Combine the water, lemon juice or vinegar in a measuring cup. Sprinkle 2 tablespoons of the water mixture over the flour mixture, and cut it in with a bench scraper, a spatula, or your hands until it’s fully incorporated. Add more of the water mixture, 1 or 2 tablespoons at a time, mixing each time until it just holds together (sprinkle dry bits with more small drops of water to combine if necessary). It should have streaks of butter.

Cut the dough into two, and shape each half into a flat disc. Cover with plastic wrap and refrigerate for at least one hour. You’ll only need to use one disc of pastry for this recipe but the dough can be refrigerated for three days or frozen for one month. 

Take the dough out of the fridge 5 to 10 minutes before you roll, so it won’t crack. Lightly flour your work surface and rolling pin. Begin rolling, starting from slightly below the centre and rotating the dough as you go. Lightly sprinkle more flour on everything as you go. Be careful not to let the centre get too thin—it shouldn’t be less than ⅛ inch in thickness. You want the dough to be 2 or 3 inches larger than the pan you are using—lay the pie tin face-down on the rolled dough to see if it’s rolled out enough.

Butter the pie dish. Fold the dough disc in half, lay it across one side of your pan, and unfold. Make sure there are no gaps between the dough and the pan. Trim the dough along the edges to allow 1-2 cm of excess. Fold the excess dough under and crimp decoratively. Cover the pan with plastic wrap and refrigerate for at least 30 minutes while you prepare the filling and the topping.

Combine apples and lemon juice in a bowl. Add brown sugar, flour, cinnamon, allspice and nutmeg. Let rest for 30 minutes. 

Place all the ingredients into a small bowl. Rub the butter into the sugar and dry ingredients until it forms a soft dough then place in the fridge until needed.

Take the pie dish out of the fridge. Arrange one-third of the apple mixture over the pastry case. Drizzle with 1 1/2 tablespoons of the caramel sauce. Continue layering with half the remaining apple and drizzle with 1 1/2 tablespoons caramel sauce. Top with remaining apple. Place in the fridge for 15 minutes to chill.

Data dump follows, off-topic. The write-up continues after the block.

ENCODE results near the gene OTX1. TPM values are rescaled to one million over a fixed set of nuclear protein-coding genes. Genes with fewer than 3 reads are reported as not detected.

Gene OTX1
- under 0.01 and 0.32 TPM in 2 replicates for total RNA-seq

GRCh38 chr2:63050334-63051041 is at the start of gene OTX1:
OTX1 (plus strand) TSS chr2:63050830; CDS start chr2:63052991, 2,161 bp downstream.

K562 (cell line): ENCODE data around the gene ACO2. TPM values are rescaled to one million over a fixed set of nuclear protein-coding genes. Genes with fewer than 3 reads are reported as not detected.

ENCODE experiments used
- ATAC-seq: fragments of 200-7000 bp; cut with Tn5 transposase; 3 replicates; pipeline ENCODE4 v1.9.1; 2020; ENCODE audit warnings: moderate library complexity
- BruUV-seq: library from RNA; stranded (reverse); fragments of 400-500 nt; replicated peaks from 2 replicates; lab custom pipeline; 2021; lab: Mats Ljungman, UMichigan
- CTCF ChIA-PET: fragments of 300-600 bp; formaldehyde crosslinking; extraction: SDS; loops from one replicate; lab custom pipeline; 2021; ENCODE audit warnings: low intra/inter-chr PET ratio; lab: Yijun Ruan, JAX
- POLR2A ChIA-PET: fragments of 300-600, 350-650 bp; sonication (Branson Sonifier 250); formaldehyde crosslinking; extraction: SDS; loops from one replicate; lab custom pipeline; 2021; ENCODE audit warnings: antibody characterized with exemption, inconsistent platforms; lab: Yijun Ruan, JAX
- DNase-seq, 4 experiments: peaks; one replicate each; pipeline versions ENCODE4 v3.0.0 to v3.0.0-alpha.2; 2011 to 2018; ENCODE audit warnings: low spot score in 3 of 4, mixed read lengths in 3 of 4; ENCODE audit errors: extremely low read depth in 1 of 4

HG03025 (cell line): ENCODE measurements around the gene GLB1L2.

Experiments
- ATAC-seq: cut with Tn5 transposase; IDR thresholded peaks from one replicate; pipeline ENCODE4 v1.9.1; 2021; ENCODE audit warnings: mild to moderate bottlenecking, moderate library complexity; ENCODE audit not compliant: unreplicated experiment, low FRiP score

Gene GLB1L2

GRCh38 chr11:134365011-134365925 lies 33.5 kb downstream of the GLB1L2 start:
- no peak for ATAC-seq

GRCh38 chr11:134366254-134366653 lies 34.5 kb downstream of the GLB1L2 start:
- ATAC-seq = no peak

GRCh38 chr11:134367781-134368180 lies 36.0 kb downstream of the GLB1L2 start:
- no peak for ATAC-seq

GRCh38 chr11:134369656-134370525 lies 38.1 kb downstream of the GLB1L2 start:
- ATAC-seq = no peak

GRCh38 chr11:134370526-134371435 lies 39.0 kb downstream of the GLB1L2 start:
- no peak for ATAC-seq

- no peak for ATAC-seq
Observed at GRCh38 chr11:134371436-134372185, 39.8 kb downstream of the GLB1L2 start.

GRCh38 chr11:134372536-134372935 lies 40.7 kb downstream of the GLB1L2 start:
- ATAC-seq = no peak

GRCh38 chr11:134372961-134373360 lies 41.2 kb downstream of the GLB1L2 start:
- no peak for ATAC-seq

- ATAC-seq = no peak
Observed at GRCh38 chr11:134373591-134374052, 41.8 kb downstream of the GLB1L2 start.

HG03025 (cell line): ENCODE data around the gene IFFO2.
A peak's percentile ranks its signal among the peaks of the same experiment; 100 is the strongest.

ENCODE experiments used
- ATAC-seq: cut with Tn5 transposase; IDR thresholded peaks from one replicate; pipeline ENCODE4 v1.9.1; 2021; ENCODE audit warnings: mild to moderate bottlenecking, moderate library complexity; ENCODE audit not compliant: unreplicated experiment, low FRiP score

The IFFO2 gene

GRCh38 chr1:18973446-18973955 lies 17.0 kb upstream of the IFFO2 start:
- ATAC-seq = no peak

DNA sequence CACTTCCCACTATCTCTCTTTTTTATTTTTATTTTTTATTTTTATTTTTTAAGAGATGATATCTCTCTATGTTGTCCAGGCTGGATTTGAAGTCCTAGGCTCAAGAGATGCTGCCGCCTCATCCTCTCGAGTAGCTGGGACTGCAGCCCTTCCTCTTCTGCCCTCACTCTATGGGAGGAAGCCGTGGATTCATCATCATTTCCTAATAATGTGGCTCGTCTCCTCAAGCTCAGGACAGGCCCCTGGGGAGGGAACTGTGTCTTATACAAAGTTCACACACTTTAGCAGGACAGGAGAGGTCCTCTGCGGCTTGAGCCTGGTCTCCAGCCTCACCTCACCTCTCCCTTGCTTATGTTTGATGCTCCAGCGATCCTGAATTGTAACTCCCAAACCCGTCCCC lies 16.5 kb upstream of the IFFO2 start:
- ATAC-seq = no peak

Preheat the oven to 200°C, conventional. Place pie on a baking tray on the lower third shelf of the oven and bake for 30 minutes or until the pastry edges are just coloured.
Remove the pie from the oven and lower the oven to 190ºC, conventional. Sprinkle clumps of the crumble topping over the top of the pie to cover the apple. Return the pie to the oven this time placing it on the middle shelf. Bake for a further 30 minutes or until the apple is cooked when tested with a knife and the crumble is golden brown and you can see the juices bubbling. If the top of the pie is browning too quickly, cover it with foil or a piece of baking paper. I left the pie in the turned off oven for a further 30 minutes to ensure the apple slices were fully cooked.
Remove from the oven and place on a wire rack. Allow to cool 2 to 3 hours to let the filling set before serving. 
Serve with cream and some of the remaining salted caramel sauce and prepare to be blown away. The pastry base is nice and crispy - no soggy bottoms here. The filling is well flavoured and not too sweet and the crumble topping is also nice and crunchy. Stored in the fridge, the pastry base was still crisp 3 days after baking so it also keeps well.

I'm heading down to Orange later this week where it's been snowing up a storm so I'm off to the shops to buy some warmer gear. 

Anyway enough from me. See you all again next week with some more baking from my kitchen.

Bye for now,